In the latest of Trillium Software’s Hashtag chats (see #DQChat for details of the discussion) I mode
In the latest of Trillium Software’s Hashtag chats (see #DQChat for details of the discussion) I moderated a session focusing on the rapid growth of Cloud Computing and its impact on Data Governance. We explored questions such as: How is Cloud impacting Data Governance? What are the major issues to be addressed? How can these be tackled? How does Data Governance as a discipline need to evolve to meet these challenges? Is Cloud a gathering storm for Data Governance and its practitioners or a sunlit window of opportunity?
As usual these questions generated many opinions and a few disagreements. There was however strong consensus that Cloud is radically changing the traditional Data Governance paradigm. Increasingly the storage and management of data in the Cloud, held as it is outside the traditional physical boundaries of organisations, means that Data Governance has to shift from being largely an inward facing activity to one where active involvement with external third party suppliers of IaaS, SaaS, etc. becomes the norm. One outcome is, as one participant contended, that it ‘makes the need for Data Governance greater than ever’. But it also requires Data Governance practitioners to develop new commercial skills in contract management, negotiation, SLAs and so on.
And Data Governance is a critical enabler to effective management of data in the Cloud. Many remain concerned about the threats to data security & privacy, especially with regard to personal & financial data, in the multi-tenanted hosted world which characterises public Cloud provision. Worries were also expressed (rooted in one participant’s personal experience) that some Cloud providers do not adhere to industry best practices in data management and security. A final worry expressed by several was that Cloud makes it harder for organisations to ensure they remain compliant with general and industry specific legal and regulatory requirements for data storage and usage. Knowing where your data is physically located is critical, not always easy when the Cloud provider could potentially store it in Delhi, Dresden or Des Moines.
So how do you ensure that Data Governance can be effectively applied in this environment? The main suggestions included ensure you address these requirements up front as part of any due diligence activity or contractual negotiation. Second, be very clear about what sorts of data you migrate to the Cloud. Active personal data needs much more rigorous monitoring and management than historic or archival data, so plan accordingly. Third, if you are a global player, ensure you develop data domain expertise across different countries & territories, as this will enable you to ensure you adhere to specific industry and national laws and regulations. Data quality was also viewed as critical. Ensuring your data fitness is known and measured before, during and after migration to the Cloud makes it much more readily controlled and monitored. Finally, and perhaps most important of all, if you are a Data Governance professional and are not active in the formulation of your company’s Cloud strategies, get involved. Highlight the potential pitfalls and ensure Data Governance is an integral and critical part of the strategy, not an afterthought, probably invoked because something has gone badly wrong.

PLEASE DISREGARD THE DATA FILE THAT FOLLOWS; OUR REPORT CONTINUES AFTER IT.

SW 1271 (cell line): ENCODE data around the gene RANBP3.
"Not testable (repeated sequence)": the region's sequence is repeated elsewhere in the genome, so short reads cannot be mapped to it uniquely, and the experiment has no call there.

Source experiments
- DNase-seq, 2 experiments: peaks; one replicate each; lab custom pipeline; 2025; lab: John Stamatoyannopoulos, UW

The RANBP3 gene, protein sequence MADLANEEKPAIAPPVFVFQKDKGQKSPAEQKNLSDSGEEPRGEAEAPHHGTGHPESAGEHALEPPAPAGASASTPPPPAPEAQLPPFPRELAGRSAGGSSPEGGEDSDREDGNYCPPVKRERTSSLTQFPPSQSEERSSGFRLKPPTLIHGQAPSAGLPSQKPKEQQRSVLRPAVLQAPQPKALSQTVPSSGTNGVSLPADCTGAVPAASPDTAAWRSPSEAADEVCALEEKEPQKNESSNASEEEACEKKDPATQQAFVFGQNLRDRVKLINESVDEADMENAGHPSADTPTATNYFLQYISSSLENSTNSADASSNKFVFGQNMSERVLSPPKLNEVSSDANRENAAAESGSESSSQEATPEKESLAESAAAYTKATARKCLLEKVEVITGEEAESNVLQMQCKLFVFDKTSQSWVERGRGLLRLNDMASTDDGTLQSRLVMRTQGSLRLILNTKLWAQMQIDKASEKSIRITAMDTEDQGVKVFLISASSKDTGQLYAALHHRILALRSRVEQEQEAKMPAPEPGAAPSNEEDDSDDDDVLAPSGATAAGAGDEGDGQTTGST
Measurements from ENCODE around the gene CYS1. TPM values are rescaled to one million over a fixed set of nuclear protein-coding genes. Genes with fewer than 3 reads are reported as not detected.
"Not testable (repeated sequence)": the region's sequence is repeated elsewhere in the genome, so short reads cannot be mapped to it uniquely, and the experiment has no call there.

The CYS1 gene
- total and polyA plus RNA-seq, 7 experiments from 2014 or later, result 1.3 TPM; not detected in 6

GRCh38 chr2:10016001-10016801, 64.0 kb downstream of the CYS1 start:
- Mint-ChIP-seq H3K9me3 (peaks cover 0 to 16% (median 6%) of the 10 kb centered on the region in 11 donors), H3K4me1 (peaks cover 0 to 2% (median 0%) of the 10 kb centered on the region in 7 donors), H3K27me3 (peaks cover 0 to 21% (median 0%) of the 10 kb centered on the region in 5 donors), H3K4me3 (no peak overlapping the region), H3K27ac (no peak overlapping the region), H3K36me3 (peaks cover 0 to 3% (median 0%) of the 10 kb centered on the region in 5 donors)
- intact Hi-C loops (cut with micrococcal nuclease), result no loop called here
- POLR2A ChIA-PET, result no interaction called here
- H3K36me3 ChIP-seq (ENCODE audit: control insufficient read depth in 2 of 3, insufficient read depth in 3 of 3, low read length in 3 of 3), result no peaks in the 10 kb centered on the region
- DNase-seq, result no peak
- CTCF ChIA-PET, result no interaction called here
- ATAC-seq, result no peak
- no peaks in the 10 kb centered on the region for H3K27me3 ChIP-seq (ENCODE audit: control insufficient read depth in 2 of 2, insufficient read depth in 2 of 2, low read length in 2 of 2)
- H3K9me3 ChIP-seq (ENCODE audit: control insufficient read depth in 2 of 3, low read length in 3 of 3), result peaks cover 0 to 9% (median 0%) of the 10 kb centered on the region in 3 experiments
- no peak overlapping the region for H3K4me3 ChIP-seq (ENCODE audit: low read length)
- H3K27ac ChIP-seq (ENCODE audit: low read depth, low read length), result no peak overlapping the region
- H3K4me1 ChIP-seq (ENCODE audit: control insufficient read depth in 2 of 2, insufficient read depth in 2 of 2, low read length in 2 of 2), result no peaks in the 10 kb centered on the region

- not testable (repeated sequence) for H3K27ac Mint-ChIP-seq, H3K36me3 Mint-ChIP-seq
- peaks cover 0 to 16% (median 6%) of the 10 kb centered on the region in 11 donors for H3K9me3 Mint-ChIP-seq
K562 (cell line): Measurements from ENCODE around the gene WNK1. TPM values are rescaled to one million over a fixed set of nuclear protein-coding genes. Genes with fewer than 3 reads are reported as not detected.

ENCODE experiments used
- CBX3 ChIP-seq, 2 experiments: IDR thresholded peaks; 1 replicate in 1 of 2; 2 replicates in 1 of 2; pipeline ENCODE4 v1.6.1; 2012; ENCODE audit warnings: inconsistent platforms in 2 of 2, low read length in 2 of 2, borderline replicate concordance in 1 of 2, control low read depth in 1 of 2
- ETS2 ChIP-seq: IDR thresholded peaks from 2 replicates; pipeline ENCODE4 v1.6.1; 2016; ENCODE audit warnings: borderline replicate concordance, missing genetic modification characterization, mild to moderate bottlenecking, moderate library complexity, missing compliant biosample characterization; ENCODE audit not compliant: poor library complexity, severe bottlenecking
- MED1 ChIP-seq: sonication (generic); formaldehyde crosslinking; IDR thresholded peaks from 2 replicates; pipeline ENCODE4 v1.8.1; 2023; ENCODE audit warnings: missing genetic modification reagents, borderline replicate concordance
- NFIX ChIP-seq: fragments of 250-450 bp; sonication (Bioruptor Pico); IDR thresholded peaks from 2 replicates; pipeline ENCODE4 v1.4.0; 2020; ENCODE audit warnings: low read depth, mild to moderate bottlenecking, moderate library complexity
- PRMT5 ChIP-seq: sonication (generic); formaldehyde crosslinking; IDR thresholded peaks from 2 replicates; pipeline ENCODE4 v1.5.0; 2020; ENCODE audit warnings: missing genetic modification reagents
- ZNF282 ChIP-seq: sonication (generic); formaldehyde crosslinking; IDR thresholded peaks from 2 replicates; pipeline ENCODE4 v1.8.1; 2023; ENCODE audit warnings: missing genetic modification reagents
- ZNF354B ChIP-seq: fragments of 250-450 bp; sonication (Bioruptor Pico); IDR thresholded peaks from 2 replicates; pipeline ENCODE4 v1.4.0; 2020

Overall the main conclusion of the chat was that Cloud is indisputably a radical game changer for Data Governance; outsourcing responsibility for data storage is one thing but you cannot outsource Data Governance. It remains your data and your ultimate responsibility. So evolve your Data Governance strategies and practices to a federated model, where Cloud buyers and providers work together to ensure data is managed ethically and legally. Cloud provides a great opportunity for Data Governance and all who care about it. After all, clouds, even storm clouds, have a silver lining.
VP Information Management Strategy, Trillium Software
Nigel Turner works with Trillium Software clients to start, expand and accelerate their enterprise data quality initiatives. He spent much of his career at British Telecommunications plc (BT) where he led an internal enterprise wide data quality improvement programme. This ten year programme was praised by Gartner, Forrester, Ovum Butler and others both for its approach and proven benefits. Nigel has published several papers on data management and is a regular invited speaker at CRM and Information Management events. He is also a part time lecturer at Cardiff University where he teaches data management.